Letters to the editor, June 7

A lack of transparency on First Avenue

Maybe you haven’t noticed, but the Stuyvesant Town renting office on First Ave and 15th Street has changed their windows. Yes, their windows are now darkened so it is difficult to see into the store, much like a movie star or drug dealer would do, or anyone else who wants privacy.

I feel embarrassed for the closed and small-minded thinking by management who, by darkening their windows, think that no one will notice what they are really doing.

They will probably tell you the sun is too strong, but the only people sitting in the front by the sun are the future renters, consisting of young college-age students and recent grads looking for an apartment with other roommates, dorm-style.

Seems that management is ok with that; young people doubled and tripled up to create a dormitory atmosphere in the community along with those bubble walls and exotic renovations just to be used by those who use their rooms as a college dorm. I wouldn’t mind that much myself if management would only show them what the compacting chute is so they can dispose of their kitchen garbage properly.

CW Capital and Rose Associates can do whatever they want.  They’re in charge.  It’s their game and their ball.  It could be that older family type people are too few and far between, as I rarely ever see older people waiting in the office (in the bright sun, of course) trying to rent an apartment.

By the way, if you go to the great lawn any sunny weekend, you will see all of they new tenants lying in the bright sun with their beachwear and blankets in tow.  Guess it’s not the sun!

Larry Edwards, ST


The real need for a dog run in Stuy Town

As those of us long time tenants are aware, pets (dogs in particular) were not allowed for many years in Stuyvesant Town/Peter Cooper Village. I have no opposition to same; would love to have a dog of my own but honestly cannot figure out how I could raise one. Those who know me are aware, where would I put one?
Dogs are wonderful pets and company and truly much like families’ children. My parents always had dogs and often we were all brought to tears when we lost a pet.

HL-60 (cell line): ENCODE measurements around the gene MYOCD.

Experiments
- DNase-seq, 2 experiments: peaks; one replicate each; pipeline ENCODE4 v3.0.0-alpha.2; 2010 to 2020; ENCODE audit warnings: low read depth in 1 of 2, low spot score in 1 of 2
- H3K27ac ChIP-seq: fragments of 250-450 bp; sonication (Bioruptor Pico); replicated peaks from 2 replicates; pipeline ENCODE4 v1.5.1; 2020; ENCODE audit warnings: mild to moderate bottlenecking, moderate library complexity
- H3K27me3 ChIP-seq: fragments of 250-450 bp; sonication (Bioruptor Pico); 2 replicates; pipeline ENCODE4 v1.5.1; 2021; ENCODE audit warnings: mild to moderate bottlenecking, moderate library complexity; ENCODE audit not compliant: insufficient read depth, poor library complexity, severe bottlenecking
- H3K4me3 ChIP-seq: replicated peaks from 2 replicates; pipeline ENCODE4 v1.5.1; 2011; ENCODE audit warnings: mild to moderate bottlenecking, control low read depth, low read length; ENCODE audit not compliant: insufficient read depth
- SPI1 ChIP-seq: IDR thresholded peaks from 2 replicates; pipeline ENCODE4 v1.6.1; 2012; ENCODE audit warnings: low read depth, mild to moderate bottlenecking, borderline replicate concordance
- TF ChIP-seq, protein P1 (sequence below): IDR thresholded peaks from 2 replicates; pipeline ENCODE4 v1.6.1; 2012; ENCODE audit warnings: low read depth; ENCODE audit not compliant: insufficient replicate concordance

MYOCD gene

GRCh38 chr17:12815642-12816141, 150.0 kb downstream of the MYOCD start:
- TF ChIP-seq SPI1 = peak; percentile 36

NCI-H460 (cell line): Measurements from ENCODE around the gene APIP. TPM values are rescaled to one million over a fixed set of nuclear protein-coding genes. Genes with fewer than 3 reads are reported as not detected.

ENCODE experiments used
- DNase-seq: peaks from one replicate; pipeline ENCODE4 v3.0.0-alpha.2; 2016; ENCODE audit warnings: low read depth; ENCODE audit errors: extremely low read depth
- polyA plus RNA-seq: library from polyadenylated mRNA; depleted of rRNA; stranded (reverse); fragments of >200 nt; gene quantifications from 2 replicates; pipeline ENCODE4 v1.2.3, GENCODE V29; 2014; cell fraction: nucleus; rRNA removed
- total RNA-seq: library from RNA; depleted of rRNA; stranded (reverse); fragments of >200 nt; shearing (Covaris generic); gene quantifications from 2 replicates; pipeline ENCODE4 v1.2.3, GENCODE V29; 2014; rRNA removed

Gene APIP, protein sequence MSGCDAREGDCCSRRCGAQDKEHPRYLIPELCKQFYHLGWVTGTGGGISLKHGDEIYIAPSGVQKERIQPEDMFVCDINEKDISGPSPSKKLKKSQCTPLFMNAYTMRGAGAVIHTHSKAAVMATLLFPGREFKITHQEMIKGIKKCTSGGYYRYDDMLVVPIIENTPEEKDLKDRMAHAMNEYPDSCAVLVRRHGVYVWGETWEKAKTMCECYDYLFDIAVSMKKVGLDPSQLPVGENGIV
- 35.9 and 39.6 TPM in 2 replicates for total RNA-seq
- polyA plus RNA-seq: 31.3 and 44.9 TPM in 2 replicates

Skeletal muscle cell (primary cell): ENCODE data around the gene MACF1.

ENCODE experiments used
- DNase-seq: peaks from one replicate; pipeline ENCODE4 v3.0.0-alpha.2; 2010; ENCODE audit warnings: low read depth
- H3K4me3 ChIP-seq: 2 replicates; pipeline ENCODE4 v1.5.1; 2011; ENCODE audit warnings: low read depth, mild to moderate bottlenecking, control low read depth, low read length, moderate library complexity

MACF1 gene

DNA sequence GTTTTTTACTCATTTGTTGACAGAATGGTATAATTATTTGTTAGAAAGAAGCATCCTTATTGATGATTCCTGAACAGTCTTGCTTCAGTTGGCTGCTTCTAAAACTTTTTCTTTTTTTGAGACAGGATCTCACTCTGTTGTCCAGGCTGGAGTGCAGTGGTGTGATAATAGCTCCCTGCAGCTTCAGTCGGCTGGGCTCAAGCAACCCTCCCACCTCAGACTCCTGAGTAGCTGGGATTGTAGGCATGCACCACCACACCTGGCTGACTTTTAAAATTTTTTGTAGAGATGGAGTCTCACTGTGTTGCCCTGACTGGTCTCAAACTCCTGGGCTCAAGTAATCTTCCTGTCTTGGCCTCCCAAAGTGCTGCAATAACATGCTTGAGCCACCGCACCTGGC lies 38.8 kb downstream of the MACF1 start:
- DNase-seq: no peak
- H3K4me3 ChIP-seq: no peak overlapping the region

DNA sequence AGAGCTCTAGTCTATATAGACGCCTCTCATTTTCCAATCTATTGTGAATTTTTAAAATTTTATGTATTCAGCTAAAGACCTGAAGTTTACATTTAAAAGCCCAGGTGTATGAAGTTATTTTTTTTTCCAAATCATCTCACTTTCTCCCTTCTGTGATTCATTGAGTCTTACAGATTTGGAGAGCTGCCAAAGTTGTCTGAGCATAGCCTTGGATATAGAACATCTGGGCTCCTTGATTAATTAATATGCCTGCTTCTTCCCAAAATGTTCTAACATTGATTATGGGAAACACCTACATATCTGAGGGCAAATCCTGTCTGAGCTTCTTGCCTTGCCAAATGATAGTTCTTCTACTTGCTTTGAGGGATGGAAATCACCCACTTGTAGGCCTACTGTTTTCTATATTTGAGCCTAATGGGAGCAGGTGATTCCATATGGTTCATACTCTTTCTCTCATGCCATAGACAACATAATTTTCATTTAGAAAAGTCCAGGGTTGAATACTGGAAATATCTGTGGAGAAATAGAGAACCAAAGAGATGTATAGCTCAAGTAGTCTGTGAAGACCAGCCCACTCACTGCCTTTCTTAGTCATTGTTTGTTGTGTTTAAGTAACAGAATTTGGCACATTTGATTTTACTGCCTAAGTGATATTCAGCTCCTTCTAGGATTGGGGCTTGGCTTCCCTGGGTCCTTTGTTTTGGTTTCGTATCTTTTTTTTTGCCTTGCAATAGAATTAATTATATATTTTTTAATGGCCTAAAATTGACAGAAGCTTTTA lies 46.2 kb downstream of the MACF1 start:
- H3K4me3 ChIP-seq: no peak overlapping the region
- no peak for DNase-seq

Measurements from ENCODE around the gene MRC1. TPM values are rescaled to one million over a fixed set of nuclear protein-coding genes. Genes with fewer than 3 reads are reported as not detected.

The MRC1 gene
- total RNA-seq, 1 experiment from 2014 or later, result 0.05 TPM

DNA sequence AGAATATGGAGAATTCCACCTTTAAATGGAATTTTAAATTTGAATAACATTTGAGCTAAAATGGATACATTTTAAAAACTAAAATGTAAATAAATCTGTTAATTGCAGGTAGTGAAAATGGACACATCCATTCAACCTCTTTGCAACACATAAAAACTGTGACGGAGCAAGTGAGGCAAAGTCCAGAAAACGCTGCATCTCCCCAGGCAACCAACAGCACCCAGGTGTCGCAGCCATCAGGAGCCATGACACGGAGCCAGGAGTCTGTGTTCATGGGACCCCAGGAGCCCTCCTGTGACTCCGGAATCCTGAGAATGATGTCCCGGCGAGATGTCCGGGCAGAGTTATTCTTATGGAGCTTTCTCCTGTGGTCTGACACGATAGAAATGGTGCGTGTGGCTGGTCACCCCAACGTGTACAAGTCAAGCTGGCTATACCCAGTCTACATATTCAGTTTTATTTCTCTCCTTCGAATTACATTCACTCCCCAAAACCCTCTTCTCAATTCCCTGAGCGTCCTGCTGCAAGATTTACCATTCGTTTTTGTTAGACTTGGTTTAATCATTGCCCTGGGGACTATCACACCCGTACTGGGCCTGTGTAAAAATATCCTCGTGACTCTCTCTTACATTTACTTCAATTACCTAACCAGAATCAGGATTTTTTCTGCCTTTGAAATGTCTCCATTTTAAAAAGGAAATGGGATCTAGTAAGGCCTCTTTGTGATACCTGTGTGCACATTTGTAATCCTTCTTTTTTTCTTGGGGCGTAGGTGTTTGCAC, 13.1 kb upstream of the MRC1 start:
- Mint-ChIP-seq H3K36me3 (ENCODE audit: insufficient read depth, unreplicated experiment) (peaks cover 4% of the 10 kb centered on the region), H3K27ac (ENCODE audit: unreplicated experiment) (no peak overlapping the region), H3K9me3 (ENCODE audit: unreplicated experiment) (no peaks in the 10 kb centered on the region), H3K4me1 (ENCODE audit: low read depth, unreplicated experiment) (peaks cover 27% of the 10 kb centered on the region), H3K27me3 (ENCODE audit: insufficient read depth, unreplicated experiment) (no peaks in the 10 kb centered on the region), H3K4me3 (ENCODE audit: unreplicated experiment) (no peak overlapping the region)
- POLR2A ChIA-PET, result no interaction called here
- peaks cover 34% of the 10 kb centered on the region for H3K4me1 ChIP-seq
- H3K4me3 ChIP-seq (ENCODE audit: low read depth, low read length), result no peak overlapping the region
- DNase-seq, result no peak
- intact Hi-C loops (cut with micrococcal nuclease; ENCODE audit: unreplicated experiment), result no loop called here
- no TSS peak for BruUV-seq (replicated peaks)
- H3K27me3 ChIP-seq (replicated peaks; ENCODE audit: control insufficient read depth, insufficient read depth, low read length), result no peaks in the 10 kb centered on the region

Let it be clear “I have no dog in this fight”…

However, once management allowed dogs, it seems to me, as Mr. Hagedorn might say, some place for dogs to exercise should have been provided. They are not allowed on the grass, in the flower beds, around the Oval… in other words there are signs everywhere that say they are not allowed. The question is, “Where are they allowed”? We all know that they are walked in most all these spaces and there are brown spots to prove it – even though “they are not allowed.”

The problem is where to place the dog run… If it is too close to someone’s window, people will complain. If part of the Oval is used, people will complain. Perhaps if one of the playgrounds is converted, which is far enough away from peoples’ windows – that would not be a terrible idea.

I do not know what the answer is. As Abe said, “You cannot please all of the people all of the time”. I only know that something should be done. The purpose of this soap box is to start a dialogue with the hope that some plan will be made to accommodate pets who are now allowed but have no place to go.

We all know of instances where people have gotten angry. Certainly, we do not want children playing in areas where dogs have been. Also, we don’t want to have picnics around areas where dogs have been. Loads of dollars were spent on landscaping and all along the boarders of the grass became brown. We know how that happened. Dogs are now a part of our community. Does anybody know of any plan to accommodate the pets and the owners who love them?

I was asked to take on this project. I have herewith done my part. What is the answer?

Kay Vota, ST


Fine, feathered friends

I loved Ms. Lazarus’s letter (“Calling on Stuy Town bird lovers for help,” T&V, May 24). I have lush trees right outside my apartments windows on two sides (one of the wonderful things about living here that makes all the negative stuff less important) and I have noticed that there have been some unfamiliar-looking birds “passing through” lately. I’ve searched my “bird book” and can’t identify them. I have a couple of parakeets and save up their uneaten seed (that they ungraciously throw out of the dish) and feed it to the birds outside, but I often get nasty and even abusive remarks from people, so I don’t do it too often. I hope to go on one of those bird walks at some time in the future because these lovely creatures really fascinate me.

Frances Clarke, ST

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